With regard to the economy we are faced with two fundamental obstacles: while our economy is growing at the miserly rate of 2%, our population is growing currently at 3.8% nearly double the economic rate of growth. So there is a fundamental dissonance between our demography and our economy. Additionally, the Debt Management office tells us that our debt as of 2015 was a little over 12 trillion naira but is now over 25 trillion naira as of 2019. In other words we have borrowed in 3 years more than we borrowed in 30 years previously! Much of the extra loans have been applied to recurrent expenditure given that most state governments could not even pay salaries. Indeed it has been alleged that we spend 60-70% of our total earnings in servicing debts i.e. paying interests (NOT re-paying loans). In spite of these, the fact is that the normal metrics of economics continues southward – unemployment, inflation, productivity are not giving us cheering news either. The empanelling of an Economic Advisory Council is a step in the right direction but we must remind ourselves that these brilliant and eminent economists are no magicians. We must face the gravity of our current situation. In this context we must appeal to our leaders to wean themselves from an emerging attitude that is not helpful in our present circumstances: the tendency, to reply without deep reflection and usually with opinions rather than facts to any comments on our economy or other affairs often occasiond by new facts from research, whether from the World Bank, International Monetary Fund, foreign and local respected think tanks etc. The well-known advice is here relevant: when in a hole stop digging. It is also important to put in a word relating to the matter of trust. Absolute trust in a leader is vital. A leader who will lead in an era of change must enjoy total confidence and trust of the citizens.
The social crisis is as frightening as the economic crisis with tales of banditry, armed robbery, kidnapping, insurrection, militancy and the rampaging herdsmen. It would often seem as if the apocalypse has arrived. Historians of British history suggest that our situation is comparable to the situation of Great Britain in the years 1800-1850. The emergence of a leadership that understood and read the times accurately and accepted the responsibility and obligations of leadership made the difference. They steered their society away from the brink, embraced social and technological changes that ushered in the Industrial Revolution. The lesson is that it is possible to rechart a new course and there are Nigerians who have the capacity to steer us away from the brink if we are prepared to mobilise our best and brightest in a new challenge to rebuild and restore the dream of Nigeria. As an aside it is also important to observe that the campaign against corruption is an important issue on the social agenda. But corruption is a symptom not a disease. We must reexamine our strategies on this matter in order to tackle the disease and not merely the symptom.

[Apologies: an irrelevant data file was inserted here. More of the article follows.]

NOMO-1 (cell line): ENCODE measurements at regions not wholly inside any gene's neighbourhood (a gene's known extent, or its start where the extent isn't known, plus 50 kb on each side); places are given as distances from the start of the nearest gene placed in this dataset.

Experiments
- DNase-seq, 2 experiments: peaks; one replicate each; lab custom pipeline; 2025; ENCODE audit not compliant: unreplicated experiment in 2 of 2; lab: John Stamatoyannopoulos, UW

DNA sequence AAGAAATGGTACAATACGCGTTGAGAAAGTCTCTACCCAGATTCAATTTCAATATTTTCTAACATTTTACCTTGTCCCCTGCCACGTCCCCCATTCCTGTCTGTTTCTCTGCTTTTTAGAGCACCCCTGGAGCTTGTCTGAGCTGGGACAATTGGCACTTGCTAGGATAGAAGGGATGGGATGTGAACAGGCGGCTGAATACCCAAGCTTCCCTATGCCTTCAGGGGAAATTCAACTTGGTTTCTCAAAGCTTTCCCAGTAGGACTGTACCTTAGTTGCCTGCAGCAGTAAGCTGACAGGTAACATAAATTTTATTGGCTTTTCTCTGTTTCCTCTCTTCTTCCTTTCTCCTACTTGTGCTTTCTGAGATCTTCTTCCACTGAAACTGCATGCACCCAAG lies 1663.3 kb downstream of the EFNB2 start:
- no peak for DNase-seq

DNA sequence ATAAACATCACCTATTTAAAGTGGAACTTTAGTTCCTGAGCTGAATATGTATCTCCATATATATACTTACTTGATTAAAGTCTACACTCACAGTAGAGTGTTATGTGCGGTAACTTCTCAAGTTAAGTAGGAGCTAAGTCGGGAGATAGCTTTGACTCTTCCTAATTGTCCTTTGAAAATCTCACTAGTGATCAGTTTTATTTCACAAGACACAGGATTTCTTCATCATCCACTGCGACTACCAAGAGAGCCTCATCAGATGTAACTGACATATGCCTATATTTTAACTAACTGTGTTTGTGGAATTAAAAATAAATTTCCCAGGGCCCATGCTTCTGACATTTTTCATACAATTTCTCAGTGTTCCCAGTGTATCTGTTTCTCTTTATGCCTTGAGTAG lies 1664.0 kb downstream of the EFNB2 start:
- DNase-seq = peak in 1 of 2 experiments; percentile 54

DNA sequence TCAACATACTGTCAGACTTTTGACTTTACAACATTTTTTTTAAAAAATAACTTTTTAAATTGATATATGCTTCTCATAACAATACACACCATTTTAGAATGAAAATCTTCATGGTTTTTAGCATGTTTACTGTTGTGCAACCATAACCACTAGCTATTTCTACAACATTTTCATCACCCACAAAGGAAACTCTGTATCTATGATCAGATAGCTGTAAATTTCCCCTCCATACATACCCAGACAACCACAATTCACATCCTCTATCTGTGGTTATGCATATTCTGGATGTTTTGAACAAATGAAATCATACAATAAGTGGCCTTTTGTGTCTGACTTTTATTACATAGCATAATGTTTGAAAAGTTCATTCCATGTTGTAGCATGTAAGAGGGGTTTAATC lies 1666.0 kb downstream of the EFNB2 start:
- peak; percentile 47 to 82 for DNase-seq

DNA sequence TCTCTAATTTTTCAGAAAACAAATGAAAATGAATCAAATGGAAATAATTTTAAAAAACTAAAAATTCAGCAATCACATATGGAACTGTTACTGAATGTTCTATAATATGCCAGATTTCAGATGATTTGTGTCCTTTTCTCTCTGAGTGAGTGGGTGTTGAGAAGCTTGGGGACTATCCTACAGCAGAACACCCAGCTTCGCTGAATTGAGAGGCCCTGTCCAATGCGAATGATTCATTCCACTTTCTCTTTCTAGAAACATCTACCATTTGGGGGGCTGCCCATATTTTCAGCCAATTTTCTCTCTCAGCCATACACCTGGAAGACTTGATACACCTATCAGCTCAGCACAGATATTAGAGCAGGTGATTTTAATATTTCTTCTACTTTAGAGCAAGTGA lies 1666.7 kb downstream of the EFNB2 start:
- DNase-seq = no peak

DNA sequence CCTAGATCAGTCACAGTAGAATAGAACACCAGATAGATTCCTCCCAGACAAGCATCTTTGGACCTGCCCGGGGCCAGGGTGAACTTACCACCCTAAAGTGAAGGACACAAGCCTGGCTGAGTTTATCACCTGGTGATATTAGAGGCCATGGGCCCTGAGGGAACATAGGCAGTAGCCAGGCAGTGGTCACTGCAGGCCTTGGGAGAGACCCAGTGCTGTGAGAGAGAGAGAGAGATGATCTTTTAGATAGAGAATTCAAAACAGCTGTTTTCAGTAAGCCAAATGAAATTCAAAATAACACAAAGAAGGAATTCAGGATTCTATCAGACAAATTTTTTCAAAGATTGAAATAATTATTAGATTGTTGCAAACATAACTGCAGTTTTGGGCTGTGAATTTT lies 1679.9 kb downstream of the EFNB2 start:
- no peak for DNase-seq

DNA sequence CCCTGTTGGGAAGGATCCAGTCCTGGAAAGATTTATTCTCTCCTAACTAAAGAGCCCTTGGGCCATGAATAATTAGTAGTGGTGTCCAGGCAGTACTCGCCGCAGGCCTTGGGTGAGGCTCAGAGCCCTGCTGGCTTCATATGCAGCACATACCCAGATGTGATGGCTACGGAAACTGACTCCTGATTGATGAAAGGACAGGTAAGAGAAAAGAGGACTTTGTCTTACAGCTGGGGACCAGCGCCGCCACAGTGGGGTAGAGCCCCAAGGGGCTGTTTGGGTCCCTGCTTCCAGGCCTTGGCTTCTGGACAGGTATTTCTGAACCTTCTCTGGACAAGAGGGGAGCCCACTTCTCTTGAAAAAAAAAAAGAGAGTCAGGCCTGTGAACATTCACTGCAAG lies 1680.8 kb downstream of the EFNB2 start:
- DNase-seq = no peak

What gives me confidence that we can face the new challenge to rebuild a new Nigeria are two facts of our present reality – as difficult as the circumstances are, our youths are doing fantastic things: unremarked and uncelebrated. Beyond the hordes of the unemployed and the uneducated are also battalions of brilliant men and women who do the unexpected that often challenge their peers in other nations. To challenge and incentivize them should be the current priority. They are there if we look carefully.
We must learn to celebrate our successful and exemplary citizens. In this regard let me ask the fatuous question: where was Aliko Dangote, Jim Ovia, Ernest Azudialo-Obiejesi, Leo Stan Ekeh, Aig Imoukhede twenty five years ago? They are all products of the modest economic reforms that came after the debacle of the Structural Adjustment Programme particularly in the Oil Industry, Banking and Technology. If there is any regret on the modest success of those years it is the fact that we did not have the sharpness of mind and heart to ground the new wealth in the productivity of our people and hence develop an equitable process to share the new opportunities with the mass of the people. Consequently, we have allowed a grossly unequal society to emerge hence the social crisis. We can tackle it by understanding the seeds of our success and the genesis of inequality which is presently a decomposed fly in the sweet smelling ointment of our success. If truth be told we were able to engineer reforms in the private sector with incentives but did not institute an equivalent system in the public sector. The situation in the public sector has been worsened by the repudiation of the principles of merit, competitiveness and the pursuit of excellence in the public sector despite the stipulations of our constitution as enshrined in the federal character principle.
The failures in the public sector has seeped through into the political space and has insidiously corrupted the politics and management of the society by institutionalizing a culture of greed, mediocrity and self-aggrandisement as the reward for political engagement. Indeed, if the uncomfortable truth must be told the opinion of the younger generation is that no one who has participated in the politics of Nigeria in the last thirty years should be allowed to participate any further in the politics that hopefully will usher in the new Nigeria going forward. The politics and economics of the new era needs a new culture that sprouts from a new mindset of the leaders.
Where can we begin? We must start from the recognition that the current situation is beyond the capacity of our political elite: it is beyond the capacity of APC as a party and government. It is beyond the capacity of the PDP or indeed any of the multitude of parties. We need to start again by instituting a new programme of national regeneration, restoration and renewal. We must mobilise our people beyond the political parties, beyond the ethnicities and other diversities and, beyond the limitations of our current situation. In this effort we must commit to Non – Violent Communication (NVC). So where are the wise elders? Where are the insightful statesmen? And where are the brilliant and industrious youth who are prepared to rebuild from the foundations?
I am done. Thank you all for your patience and tolerance.

15 October 2019